After a two-and-a-half day cruise to the International Space Station, the NG-13 Cygnus resupply craft from Northrop Grumman has arrived at the orbital outpost with a host of scientific experiments and equipment.
The arrival comes just 18 days after the previous Cygnus departed the Station and marks the shortest time between two Cygnus missions to date.
Reflecting on this milestone, Frank DeMauro, Vice President and General Manager of Northrop Grumman’s Space Systems Division, said, “One of the things NASA asked for was not only to accelerate this launch to early February, but then they wanted NG-12 on board the ISS for as long as possible to obtain as much disposal cargo.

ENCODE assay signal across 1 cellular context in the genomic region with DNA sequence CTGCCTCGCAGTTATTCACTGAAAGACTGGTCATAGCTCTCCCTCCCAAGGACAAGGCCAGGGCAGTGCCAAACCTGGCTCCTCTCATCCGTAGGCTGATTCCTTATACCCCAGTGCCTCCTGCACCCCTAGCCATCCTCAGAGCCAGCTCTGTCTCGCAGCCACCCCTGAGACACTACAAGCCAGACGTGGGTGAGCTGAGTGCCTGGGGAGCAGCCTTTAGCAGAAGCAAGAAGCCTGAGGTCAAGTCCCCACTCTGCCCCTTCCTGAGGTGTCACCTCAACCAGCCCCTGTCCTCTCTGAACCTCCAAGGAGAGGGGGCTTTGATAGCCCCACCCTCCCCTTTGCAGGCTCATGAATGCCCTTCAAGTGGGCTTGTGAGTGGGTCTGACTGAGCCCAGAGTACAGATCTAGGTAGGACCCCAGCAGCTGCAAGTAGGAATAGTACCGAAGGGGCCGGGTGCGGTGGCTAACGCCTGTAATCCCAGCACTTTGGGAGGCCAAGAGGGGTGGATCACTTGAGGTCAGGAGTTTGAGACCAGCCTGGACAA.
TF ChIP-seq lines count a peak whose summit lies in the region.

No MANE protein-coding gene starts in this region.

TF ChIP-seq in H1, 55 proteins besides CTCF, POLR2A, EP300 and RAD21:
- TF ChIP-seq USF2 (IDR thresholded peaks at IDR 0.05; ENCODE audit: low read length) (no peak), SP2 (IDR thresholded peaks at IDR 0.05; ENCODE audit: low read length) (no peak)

“And because on the last mission we demonstrated the ability to have two Cygnus vehicles in orbit at the same time, this was not an issue.”
With just 18 days between departure and arrival of two Cygnus spacecraft, the launch-to-launch cadence at just three months was also a new record for Northrop Grumman.
On the surface, this might not seem significant given other launch providers ability to launch missions just a few days apart from each other.
But for Northrop Grumman and their Cygnus vehicles, a nominal launch ...